Joshua Langberg, Ph.D., assistant professor of clinical psychology in the Virginia Commonwealth University College of Humanities and Sciences, is hoping to make a difference for those children.
Langberg has spent the better part of the past 10 years working with schools across the country to develop interventions to help middle school students with conditions such as attention deficit hyperactivity disorder (ADHD) succeed in school.
For the next four years, Langberg and co-investigator Albert D. Farrell, Ph.D., professor of psychology at VCU, will be leading a $2.4 million grant from the Institute of Education Sciences to compare two different school-based interventions and determine which one may offer the most effective approach. The Institute of Education Sciences is the research arm of the United States Department of Education.
In 2008, prior to coming to VCU, Langberg developed the The HOPS Manual – Homework, Organization, and Planning Skills, an intervention for middle school students with ADHD that is implemented by school psychologists and/or counselors. From 2009 to 2012, Langberg worked with a number of school districts to determine an acceptable model for teaching these skills to students in schools. This was transferred into the manual, which outlines a step-by-step, session-by-session approach to be implemented in the school setting. This will be one of the interventions evaluated in his new study.
While HOPS was designed as a one-on-one approach, once Langberg met with school psychologists and counselors, they indicated that they saw themselves also using HOPS in smaller groups or as class-wide interventions. One school decided that they would instruct all students to use the HOPS system for organizing their school materials. So Langberg went back and revised the manual so it could be used in multiple ways and provides flexibility.
Working directly with schools to develop the intervention resulted in a program that is effective and feasible to implement – directly impacting the lives of students, families and teachers.
As co-founder of VCU’s Center for ADHD Research, Education and Service, which provides much-needed evidence-based ADHD services to the Richmond area, Langberg is also involved with training clinical and counseling psychology graduate students at VCU to provide evidence-based interventions for children, adolescents and families with attention and behavior problems.
Below Langberg provides insight into his work, where he hopes his field is headed and his passion for being a mentor.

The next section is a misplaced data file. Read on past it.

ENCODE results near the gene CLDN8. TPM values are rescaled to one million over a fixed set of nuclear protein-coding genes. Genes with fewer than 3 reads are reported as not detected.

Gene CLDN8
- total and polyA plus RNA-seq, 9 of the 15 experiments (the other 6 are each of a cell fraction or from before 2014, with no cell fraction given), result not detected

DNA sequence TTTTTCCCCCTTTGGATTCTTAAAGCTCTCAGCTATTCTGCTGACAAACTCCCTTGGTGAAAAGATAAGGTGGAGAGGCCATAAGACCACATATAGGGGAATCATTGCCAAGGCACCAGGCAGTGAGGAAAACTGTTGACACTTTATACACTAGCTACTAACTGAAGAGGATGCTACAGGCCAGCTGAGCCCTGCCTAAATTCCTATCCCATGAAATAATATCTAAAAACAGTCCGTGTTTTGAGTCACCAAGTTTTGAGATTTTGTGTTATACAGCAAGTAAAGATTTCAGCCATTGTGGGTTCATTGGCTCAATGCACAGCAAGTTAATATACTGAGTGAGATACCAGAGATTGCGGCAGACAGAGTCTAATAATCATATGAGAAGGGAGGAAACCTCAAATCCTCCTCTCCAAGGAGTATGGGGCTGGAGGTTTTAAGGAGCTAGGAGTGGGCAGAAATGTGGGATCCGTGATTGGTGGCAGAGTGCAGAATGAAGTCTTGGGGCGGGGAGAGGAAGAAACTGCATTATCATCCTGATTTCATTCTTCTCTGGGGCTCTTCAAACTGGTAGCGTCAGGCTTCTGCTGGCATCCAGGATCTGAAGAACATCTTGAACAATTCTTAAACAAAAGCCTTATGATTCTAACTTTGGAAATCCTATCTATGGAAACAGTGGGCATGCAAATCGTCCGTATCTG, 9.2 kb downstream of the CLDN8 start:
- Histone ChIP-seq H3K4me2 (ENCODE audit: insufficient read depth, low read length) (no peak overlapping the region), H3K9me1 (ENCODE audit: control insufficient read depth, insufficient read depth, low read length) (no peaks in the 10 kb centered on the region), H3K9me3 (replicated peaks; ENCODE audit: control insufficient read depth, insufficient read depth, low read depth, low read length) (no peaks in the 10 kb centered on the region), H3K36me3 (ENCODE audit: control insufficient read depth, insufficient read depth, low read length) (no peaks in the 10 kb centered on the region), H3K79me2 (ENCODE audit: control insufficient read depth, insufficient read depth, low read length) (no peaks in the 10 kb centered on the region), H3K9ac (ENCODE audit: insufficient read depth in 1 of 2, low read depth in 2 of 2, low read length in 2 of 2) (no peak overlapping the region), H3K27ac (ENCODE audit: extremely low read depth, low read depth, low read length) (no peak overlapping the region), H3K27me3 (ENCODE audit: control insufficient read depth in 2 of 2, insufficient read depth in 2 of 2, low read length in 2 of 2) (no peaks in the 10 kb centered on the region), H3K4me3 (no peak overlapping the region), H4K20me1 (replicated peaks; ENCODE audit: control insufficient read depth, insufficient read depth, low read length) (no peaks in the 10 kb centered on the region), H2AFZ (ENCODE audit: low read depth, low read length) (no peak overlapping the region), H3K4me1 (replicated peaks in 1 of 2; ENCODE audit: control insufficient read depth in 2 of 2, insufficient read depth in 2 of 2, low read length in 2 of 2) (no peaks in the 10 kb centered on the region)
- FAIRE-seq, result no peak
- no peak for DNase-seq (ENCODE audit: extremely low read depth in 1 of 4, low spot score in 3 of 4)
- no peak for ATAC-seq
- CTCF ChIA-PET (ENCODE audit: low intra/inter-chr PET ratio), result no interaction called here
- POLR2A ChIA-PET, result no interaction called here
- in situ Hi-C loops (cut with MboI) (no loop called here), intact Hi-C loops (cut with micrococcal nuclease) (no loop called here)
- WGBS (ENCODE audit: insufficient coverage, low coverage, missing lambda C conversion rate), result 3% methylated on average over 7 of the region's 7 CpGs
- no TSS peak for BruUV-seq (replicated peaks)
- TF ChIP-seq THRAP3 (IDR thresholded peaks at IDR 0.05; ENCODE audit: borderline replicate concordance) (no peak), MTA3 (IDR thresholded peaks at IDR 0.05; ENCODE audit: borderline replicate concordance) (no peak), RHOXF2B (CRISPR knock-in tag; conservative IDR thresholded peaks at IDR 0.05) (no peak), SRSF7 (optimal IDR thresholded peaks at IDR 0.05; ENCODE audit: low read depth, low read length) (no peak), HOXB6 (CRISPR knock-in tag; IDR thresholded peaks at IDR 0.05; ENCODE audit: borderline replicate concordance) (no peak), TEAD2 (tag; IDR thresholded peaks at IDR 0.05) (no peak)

How is the translational nature and impact of your research on children and schools relevant?
Langberg: I focus on developing interventions that can be implemented directly in school settings. This ensures that all children have access to care. I also focus on developing interventions that are really feasible for schools to use. Many times, that’s not the case – what we develop in research is really not usable in school and community settings. So I try to develop interventions for these youth that the school can really take and apply.
Many children with attention and behavior problems struggle with the skills needed to learn and succeed academically, such as organization, time management and planning skills. These skills are what all children and adolescents need to know in order to get homework done and to study for tests effectively and in a timely manner. These skills continue to be very important into adulthood and are necessary to be successful in college and in work settings.
Children with ADHD have particular difficulty with these skills. They may have the capacity to be A-B students, they are procrastinating, losing their homework, and as a result, they may receive C’s and D’s in their classes. Most of the interventions I have developed focus on helping children with ADHD in middle school do better academically. The main reason to focus on this age range is that middle school students with attention and behavioral issues often have a hard time with the transition to middle school. The context changes considerably – think about going from elementary school, where there is one teacher who really provides a lot of support and monitoring, to middle school, where students now have at least four teachers who each assign different homework and cannot provide the level of support and monitoring that was offered in elementary school. Children often struggle with this transition and so most of my interventions focus on supporting kids academically during and after that transition.